Thomas R. Robinson, CFA

Jan Hendrik van Greuning, CFA

Karen O'Connor Rubsam, CFA

Elaine Henry, CFA

Michael A. Broihahn, CFA


After completing this chapter, you will be able to do the following:

  • explain the relationship of financial statement elements and accounts, and classify accounts into the financial statement elements;
  • explain the accounting equation in its basic and expanded forms;
  • describe the process of recording business transactions using an accounting system based on the accounting equation;
  • describe the need for accruals and other adjustments in preparing financial statements;
  • describe the relationships among the income statement, balance sheet, statement of cash flows, and statement of owners' equity;
  • describe the flow of information in an accounting system;
  • describe the use of the results of the accounting process in security analysis.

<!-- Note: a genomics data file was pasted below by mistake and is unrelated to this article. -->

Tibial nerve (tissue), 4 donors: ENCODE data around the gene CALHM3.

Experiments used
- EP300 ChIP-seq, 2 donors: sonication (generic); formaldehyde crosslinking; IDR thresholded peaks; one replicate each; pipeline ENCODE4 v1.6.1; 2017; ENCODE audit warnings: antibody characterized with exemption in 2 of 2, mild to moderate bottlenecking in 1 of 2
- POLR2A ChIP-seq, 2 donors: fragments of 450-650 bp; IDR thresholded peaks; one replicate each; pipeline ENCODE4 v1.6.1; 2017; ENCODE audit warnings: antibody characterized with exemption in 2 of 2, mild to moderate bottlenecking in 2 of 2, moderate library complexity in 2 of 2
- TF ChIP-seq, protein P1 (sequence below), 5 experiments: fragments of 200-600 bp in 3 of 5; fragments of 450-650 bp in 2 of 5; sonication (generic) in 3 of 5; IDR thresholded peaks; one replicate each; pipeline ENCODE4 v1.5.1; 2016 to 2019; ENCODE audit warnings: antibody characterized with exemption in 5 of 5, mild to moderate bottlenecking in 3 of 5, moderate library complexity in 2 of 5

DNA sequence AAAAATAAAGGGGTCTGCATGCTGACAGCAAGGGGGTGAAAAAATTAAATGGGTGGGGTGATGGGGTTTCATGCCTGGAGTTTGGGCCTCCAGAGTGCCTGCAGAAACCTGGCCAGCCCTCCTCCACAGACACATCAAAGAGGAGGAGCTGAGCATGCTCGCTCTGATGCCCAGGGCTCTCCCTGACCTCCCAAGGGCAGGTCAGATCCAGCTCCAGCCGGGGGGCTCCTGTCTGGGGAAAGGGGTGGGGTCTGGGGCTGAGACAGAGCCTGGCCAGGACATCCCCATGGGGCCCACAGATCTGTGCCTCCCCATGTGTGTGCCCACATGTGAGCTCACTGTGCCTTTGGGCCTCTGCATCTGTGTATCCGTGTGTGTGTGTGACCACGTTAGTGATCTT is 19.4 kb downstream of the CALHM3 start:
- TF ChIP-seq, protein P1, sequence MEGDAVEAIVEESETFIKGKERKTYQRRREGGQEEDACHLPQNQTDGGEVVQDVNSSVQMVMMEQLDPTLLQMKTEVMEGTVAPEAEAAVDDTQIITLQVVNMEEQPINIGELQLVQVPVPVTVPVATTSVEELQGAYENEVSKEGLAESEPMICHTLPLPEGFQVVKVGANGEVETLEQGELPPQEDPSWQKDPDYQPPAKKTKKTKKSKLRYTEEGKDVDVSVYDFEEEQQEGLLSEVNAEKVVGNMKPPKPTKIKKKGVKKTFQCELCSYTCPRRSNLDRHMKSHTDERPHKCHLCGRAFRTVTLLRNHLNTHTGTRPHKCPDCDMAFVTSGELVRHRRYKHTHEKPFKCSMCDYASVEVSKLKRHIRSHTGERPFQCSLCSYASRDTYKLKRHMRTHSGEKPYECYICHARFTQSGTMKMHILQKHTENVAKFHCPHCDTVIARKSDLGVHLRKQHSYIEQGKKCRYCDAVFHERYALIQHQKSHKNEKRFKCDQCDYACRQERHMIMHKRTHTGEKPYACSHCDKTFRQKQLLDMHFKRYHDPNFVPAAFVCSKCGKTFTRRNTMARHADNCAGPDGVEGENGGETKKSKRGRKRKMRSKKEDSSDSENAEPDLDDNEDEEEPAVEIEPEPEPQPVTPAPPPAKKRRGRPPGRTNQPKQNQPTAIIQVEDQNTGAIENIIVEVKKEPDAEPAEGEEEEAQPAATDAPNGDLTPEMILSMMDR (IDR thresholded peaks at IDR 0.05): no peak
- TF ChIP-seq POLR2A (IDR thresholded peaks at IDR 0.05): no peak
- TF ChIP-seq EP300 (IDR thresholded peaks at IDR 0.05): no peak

The financial statements of a company are end-products of a process for recording transactions of the company related to operations, financing, and investment. The structures of financial statements themselves reflect the system of recording and organizing transactions. To be an informed user of financial statements, the analyst must be knowledgeable about the principles of this system. This chapter will supply that essential knowledge, taking the perspective of the user rather than the preparer. Learning the process from this perspective will enable an analyst ...

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